Back in the middle of 2017, I began the implementation of a plan that would bring me to retirement in five years—and here we are. Time flies.
But before I ride off into the sunset, leaving behind a 36-year career of trendlines and headlines and deadlines and joining the ranks of the ex-employed, I have a few final thoughts to share.
I’ve had a wonderful career, full of challenges and rewards. I’ve profited in the uptrends, survived the downtrends, helped Cabot transition from the analog to the digital world (no easy task for any publisher) and been able to track and benefit from the numerous innovations that comprise the best part of our capitalist economy.
At the same time, I’ve had the pleasure of working with a group of dedicated talented people, all striving to bring the best investing advice possible to our loyal subscribers, many of whom I’ve had the pleasure of meeting in person. It’s because of you that our business exists, and I thank you for it.
Happily, Cabot is now in great shape, with more than a dozen investment analysts and a strong operations team capable of providing you expert advice, all ably led by Ed Coburn, who has been a well-respected colleague in the industry for many decades and whom I trust to manage the company expertly in the years ahead.
So, as I leave you in the hands of Cabot’s very capable analysts, I want you keep these thoughts in mind.
- Optimism pays. The long-term trend of the stock market is up, reflecting the ability of mankind to create value through new ideas and hard work, so regardless of all the world’s troubles, it’s generally better to be invested in stocks than to hold cash, and the longer your horizon, the more aggressively you should be invested.
- Keeping an eye on the leading growth stocks is a great way to discover companies that are not only good investments but may also have products and services that improve your life. While the giants get most of the headlines (today that’s Apple, Microsoft, Amazon, Tesla and Alphabet), it’s the smaller, less famous companies that have more growth potential, and the potential to change your life.
The short list of companies whose products and services changed my life after I recommended their stocks includes Summit Technology (a LASIK pioneer that treated one of my eyes in an FDA trial in 1990 and was eventually bought by Alcon), Amazon (which started as an online bookstore that experts predicted would never make money competing with Borders and Barnes & Noble but appealed to me, a lifelong addict of reading), Apple (I bought the first Macintosh computer for Cabot in 1997 to run our subscriber database, which was previously on file cards, and quickly adopted desktop publishing software after that), Netflix (the audacity of mailing CDs?—skeptics predicted that Blockbuster would kill them) and Tesla (once again, skeptics predicted failure—but I own two Tesla vehicles now as well as two Powerwalls and they’ve changed my life).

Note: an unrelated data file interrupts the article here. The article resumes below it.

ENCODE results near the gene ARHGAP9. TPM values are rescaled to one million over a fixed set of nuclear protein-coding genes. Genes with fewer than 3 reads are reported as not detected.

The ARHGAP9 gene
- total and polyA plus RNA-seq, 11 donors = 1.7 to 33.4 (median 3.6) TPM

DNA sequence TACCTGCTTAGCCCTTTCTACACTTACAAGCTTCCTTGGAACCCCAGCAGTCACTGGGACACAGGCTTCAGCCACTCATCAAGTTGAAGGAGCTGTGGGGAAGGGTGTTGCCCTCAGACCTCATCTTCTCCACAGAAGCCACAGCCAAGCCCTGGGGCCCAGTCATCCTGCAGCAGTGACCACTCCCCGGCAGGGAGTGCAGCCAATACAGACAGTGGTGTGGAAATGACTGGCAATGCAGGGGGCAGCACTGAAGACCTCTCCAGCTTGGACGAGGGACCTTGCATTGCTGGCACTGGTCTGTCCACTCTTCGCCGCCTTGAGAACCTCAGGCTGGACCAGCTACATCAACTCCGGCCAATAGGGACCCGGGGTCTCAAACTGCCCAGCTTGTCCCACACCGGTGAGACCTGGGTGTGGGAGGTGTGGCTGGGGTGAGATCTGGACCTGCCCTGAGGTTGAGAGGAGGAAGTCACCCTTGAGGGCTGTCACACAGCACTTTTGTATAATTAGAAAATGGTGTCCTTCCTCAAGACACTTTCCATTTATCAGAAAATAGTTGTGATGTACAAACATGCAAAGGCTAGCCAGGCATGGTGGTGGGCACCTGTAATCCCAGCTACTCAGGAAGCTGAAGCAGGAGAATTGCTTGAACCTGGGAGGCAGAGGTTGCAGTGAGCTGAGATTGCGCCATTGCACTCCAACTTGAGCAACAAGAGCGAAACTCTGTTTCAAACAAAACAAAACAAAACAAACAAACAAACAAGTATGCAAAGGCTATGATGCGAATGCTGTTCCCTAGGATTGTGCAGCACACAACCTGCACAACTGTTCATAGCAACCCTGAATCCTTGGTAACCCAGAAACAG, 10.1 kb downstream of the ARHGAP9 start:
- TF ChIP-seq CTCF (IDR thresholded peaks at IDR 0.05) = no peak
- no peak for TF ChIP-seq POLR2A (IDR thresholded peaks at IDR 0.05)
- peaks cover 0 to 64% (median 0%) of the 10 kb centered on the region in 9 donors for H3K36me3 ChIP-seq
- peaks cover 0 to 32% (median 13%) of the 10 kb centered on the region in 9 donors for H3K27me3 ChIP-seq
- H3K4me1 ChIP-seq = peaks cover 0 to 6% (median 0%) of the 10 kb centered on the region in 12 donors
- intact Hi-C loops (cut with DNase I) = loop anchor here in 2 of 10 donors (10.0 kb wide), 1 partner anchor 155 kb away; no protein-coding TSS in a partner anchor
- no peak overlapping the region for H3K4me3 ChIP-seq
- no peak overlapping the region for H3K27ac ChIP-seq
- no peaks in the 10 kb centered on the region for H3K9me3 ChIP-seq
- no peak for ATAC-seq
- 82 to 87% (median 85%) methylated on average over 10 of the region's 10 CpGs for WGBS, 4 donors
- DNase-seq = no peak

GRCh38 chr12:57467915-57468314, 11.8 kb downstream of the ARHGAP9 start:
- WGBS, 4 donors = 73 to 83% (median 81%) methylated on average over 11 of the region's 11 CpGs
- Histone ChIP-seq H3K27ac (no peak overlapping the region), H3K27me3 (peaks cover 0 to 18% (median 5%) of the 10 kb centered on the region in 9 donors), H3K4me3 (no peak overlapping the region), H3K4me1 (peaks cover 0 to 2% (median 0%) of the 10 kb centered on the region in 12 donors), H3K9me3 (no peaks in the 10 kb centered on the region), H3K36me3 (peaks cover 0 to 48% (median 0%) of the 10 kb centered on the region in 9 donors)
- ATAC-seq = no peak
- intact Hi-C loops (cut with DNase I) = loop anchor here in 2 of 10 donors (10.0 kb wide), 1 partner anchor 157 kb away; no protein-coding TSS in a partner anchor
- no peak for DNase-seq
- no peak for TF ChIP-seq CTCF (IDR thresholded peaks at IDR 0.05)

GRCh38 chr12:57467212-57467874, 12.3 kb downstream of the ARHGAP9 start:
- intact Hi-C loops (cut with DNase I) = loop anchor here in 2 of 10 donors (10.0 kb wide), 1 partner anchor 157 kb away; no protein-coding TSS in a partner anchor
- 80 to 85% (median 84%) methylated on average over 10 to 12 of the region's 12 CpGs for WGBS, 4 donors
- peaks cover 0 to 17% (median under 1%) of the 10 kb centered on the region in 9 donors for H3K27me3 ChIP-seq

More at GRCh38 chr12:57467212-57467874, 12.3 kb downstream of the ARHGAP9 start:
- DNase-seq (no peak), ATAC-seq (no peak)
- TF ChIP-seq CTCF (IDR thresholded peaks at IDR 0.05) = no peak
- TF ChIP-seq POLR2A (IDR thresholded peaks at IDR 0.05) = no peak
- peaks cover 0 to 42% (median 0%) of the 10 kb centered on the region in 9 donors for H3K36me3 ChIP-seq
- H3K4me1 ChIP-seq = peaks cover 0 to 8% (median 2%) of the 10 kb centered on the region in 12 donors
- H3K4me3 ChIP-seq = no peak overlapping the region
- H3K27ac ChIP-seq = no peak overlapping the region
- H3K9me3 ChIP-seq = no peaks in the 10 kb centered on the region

Many of Cabot’s advisories can provide you with the names of the “next” great stock, but the one with the most names—if you can handle the volume—is Cabot Top Ten Trader, helmed by Mike Cintolo, who’s been honing his craft at Cabot for 22 years and with my retirement assumes the unofficial mantle of most senior analyst.
- Market timing works, if you follow a disciplined system and resist the twin sirens of fear and greed that so frequently urge you do what months later proves exactly the wrong action. This is not to say that market timing is easy—it’s devilishly hard, and easy to do wrong—but if you follow a good system, it can both minimize your losses and increase your gains.
- The future is hard to predict; in fact, I don’t think it’s worth the time, whether you’re talking about interest rates or inflation or the level of the S&P. As Jesse Livermore wrote long ago, “Markets are never wrong; opinions are.” Nevertheless, by following trends, you can ensure that you’re usually on the right side of the market.
In closing, I’ve had a great career and now I look forward to continuing to benefit from Cabot’s advisories—not as a creator but along with you as a loyal reader.
Yours for wealth & wisdom,